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After hard fighting at Verdun in 1916 and in the Champagne in 1917 the I.R. 159 found itself in line to the Northwest of Epoye, opposite a French position nicknamed the "Pestbeule" or "Plague boil".

In June of 1917 the 14. Reserve Division (VII Reservekorps) undertook "Operation Rosenblüte", a large scale trench raid with the goal of destroying the facing enemy positions. Lt Scheidt who had survived the terrible fighting at Verdun the year before was to lead one of the regimental Sturmabteilung consisting of two Sturmtrupps.

An adapted translation from the Regimental History describes the action:

"In the front line all efforts were concentrated on the approaching "Operation Rosenblüte". Nightly patrols were sent out to determine the condition of the enemy positions. The medium Minenwerfer blew gaps in the barbed wire and artillery and Minenwerfer discreetly ranged in on their targets for the coming raid. The Sturmtrupps were formed, their objectives discussed and the assault practiced on a model of the French position built behind the German lines. This time it was the turn of the I. and II. Batl. to provide the men.

At 11:30 pm on the 15th June 1917 the right flank of the I/I.R. 159 made a feint against the French position nicknamed "Pestbeule". The goal was to attract enemy artillery fire in order to help locate the enemy batteries. After a short bombardment by their own artillery, groups of infantry worked their way forward, as if to engage in a trench raid. The French response was some weak artillery and machine gun fire. This later increased to light, medium and then heavy artillery fire on the German positions. The lines of communication to the rear were under heavy French fire for the duration of the night. German observers succeeded in pinpointing a number of enemy gun positions and earmarked them for destruction in the bombardment planned for Operation Rosenblüte.

By the time the evening on the 21st arrived all preparations for the raid had been completed. In the K-1 trench facing the "Pestbeule" six Sturmtrupps were ready, two from the R.I.R. 53 and four from the I.R. 159. Each Sturmtrupp consisted of an officer, a Vizefeldwebel, 2 Unteroffizieren and 20 men. Commanding the patrols of the I.R. 159 were Lt. Beuther (1. Komp.), Lt. (3. Komp.), Lt. d.Res. Stiller (7. Komp.) and Lt.d.Res. Rhoden. Each of the groups had an older officer of the I. Batln in the trench to see the raiding parties off and runners to carry messages in case the field telephone lines were damaged. There was also a Minenwerfer officer supporting each of the groups. In the event of an emergency there was a reserve of one officer, two Unteroffizieren and fifteen men waiting in position in the trench ready to reinforce patrols if needed. A number of liason groups were formed, each with an Unteroffizier and 6-8 men. Their task was to secure ‘No Mans Land’, keep contact between the patrols and escort back any prisoners. At each jump off point, there were two machine guns which were to provide supporting fire. On the flanks of the attack were two small searchlights which would provide a marker to aid the returning patrols find their way home.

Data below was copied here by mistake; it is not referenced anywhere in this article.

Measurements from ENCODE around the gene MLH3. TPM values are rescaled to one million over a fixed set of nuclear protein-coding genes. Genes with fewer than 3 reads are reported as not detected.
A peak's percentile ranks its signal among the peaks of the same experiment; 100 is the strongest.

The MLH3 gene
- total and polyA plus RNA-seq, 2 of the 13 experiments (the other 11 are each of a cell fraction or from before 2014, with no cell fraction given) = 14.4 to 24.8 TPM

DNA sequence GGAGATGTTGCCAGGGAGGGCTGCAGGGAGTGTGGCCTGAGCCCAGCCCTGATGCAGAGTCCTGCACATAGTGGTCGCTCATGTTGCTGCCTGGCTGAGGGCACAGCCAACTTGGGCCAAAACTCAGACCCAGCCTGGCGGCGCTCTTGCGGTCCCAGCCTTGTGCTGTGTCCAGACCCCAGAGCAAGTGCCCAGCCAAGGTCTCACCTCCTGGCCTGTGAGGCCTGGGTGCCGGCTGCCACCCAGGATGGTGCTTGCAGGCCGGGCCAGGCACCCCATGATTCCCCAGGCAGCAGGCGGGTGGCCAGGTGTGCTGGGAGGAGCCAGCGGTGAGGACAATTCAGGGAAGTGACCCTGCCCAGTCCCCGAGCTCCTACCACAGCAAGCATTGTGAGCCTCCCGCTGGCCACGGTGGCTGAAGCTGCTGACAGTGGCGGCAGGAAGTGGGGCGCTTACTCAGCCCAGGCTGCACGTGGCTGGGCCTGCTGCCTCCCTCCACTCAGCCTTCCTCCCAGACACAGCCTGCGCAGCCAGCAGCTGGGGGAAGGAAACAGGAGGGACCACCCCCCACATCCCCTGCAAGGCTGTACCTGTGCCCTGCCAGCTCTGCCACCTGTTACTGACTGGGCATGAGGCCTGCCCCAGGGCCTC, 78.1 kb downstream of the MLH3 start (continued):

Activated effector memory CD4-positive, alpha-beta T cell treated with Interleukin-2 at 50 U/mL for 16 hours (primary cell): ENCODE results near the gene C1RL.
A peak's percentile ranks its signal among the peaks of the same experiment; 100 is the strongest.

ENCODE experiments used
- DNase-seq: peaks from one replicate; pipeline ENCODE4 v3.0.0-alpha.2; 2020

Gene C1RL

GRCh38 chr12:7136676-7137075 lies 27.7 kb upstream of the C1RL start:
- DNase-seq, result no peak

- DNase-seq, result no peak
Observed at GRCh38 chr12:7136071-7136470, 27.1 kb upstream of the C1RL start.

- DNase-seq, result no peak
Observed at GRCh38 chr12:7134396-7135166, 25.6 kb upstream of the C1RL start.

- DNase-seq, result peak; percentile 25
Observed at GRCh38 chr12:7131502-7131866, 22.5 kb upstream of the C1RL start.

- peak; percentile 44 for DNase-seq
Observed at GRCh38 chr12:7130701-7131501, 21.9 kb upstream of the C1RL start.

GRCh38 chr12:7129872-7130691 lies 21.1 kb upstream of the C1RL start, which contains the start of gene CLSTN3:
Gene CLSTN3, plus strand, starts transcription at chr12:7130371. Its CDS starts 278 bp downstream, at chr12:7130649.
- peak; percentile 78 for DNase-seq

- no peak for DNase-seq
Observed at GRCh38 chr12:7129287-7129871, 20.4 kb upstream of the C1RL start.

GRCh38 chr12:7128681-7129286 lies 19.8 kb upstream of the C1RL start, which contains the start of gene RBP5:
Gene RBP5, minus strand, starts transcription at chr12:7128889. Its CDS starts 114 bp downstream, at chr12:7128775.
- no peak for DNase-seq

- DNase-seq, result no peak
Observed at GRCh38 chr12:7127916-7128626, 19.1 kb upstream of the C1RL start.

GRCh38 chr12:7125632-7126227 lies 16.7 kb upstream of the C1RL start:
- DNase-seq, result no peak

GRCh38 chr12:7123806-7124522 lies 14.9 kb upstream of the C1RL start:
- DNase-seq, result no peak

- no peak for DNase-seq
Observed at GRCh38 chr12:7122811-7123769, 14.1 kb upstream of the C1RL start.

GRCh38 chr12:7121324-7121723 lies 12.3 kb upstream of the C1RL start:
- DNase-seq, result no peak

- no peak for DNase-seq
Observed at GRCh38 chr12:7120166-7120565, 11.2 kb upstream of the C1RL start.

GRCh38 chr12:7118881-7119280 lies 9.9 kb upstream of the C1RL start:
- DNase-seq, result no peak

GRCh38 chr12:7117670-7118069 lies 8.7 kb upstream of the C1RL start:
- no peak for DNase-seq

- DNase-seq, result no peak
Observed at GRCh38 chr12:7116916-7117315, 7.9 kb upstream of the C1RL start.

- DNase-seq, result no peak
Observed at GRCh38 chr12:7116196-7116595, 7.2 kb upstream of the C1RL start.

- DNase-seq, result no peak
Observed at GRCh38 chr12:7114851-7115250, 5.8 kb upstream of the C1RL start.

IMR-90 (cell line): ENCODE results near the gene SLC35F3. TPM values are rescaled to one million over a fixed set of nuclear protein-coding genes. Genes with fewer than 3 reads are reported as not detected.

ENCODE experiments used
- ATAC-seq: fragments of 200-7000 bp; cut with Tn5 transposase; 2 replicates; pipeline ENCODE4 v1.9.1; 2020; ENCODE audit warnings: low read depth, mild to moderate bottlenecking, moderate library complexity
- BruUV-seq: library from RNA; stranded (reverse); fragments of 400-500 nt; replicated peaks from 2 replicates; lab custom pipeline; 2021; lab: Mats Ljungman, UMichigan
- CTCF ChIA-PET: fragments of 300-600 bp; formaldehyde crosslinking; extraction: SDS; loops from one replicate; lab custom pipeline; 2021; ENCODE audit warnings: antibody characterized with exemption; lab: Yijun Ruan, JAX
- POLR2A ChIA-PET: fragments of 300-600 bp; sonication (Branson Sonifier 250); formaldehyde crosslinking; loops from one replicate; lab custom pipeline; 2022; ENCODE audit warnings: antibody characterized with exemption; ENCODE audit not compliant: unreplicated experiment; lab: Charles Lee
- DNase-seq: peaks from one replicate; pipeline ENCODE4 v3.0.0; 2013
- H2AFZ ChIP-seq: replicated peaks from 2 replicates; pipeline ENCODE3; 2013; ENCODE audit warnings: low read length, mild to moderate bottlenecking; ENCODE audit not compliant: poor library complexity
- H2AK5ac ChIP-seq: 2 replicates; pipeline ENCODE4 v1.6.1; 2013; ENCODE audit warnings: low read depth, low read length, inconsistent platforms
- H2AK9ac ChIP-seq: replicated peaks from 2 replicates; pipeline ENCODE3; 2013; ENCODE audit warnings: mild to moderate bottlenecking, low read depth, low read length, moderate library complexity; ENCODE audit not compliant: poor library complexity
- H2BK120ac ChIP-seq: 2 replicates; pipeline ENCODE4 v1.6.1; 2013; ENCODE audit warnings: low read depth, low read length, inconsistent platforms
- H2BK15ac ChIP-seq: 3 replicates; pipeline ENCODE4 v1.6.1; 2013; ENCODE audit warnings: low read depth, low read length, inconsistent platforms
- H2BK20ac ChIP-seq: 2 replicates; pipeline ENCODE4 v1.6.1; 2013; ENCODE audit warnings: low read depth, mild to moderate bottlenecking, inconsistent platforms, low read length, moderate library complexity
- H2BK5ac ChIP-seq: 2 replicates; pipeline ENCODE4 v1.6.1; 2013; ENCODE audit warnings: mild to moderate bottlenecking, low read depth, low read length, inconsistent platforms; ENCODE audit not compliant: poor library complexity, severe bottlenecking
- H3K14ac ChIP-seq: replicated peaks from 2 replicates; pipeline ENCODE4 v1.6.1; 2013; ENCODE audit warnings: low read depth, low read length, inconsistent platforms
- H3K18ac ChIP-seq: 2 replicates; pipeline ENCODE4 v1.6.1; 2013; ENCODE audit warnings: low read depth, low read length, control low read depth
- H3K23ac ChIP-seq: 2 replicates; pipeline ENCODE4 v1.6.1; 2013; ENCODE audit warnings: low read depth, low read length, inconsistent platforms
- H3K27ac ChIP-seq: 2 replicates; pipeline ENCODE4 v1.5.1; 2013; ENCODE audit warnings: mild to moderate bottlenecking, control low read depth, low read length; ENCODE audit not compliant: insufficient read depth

In neighbouring sectors machine guns would provide support fire to distract the enemy. Also planned as a diversion were bombardments in the neighbouring 13. R.D. sector on Fort Pompelle and on the "Langen Rucken" opposite the 4. I.D.

The objective of the raid was not only to take prisoners and capture material but also to cause as much destruction as possible. For this purpose the men were laden with explosives and equipment which was needed for destroying enemy positions. Preparing the way for them were twelve light, fifteen medium and nine heavy calibre Minenwerfer which would drop fire 6000 rounds on the enemy positions along with 12 artillery batteries of all calibers with a total of 2000 rounds. Added to this were a number of other batteries which were to fire green cross gas shells on the French artillery positions.

The patrols were waiting impatiently in the frontline (Abteilung Beuther was crouching in an abandoned trench in No Mans Land) when at 10:05 p.m. the artillery and minenwerfer opened the bombardment. The men had not experienced a supporting fire this heavy since their days at Verdun. There was a deafening thunder of guns behind them and a sea of explosions in front of them on the "Pestbeule". It was a concert show that could only be enjoyed by those who were not on the receiving end of the explosions. Officers and men peered out of their trench, staring at the torn up night sky over the enemy positions. The enemy would not be long in answering.

The Certificate awarded to Leutnant Scheidt for the raid on the "Pestbeule"

Below is a description of the events in front of the 1. Batl. sector, as seen by an artillery observer.

10:05 Fire by own artillery and minenwerfer
10:12 Our fire moves forward
10:14 Enemy fire, medium calibre, on our second line
10:15 Sporadic light caliber shells in front of and behind our second line
10:16 Sporadic light caliber shells on our second line 10:20 Our fire moves back again
10:23 White flare south of Prunay
10:25 Enemy barrage livens up. Our machine guns open up
10:27 Our artillery and M.G. fire on enemy front line
10:28 French call for barrage in front of their position, 3 yellow flares in front of our 1. Komp.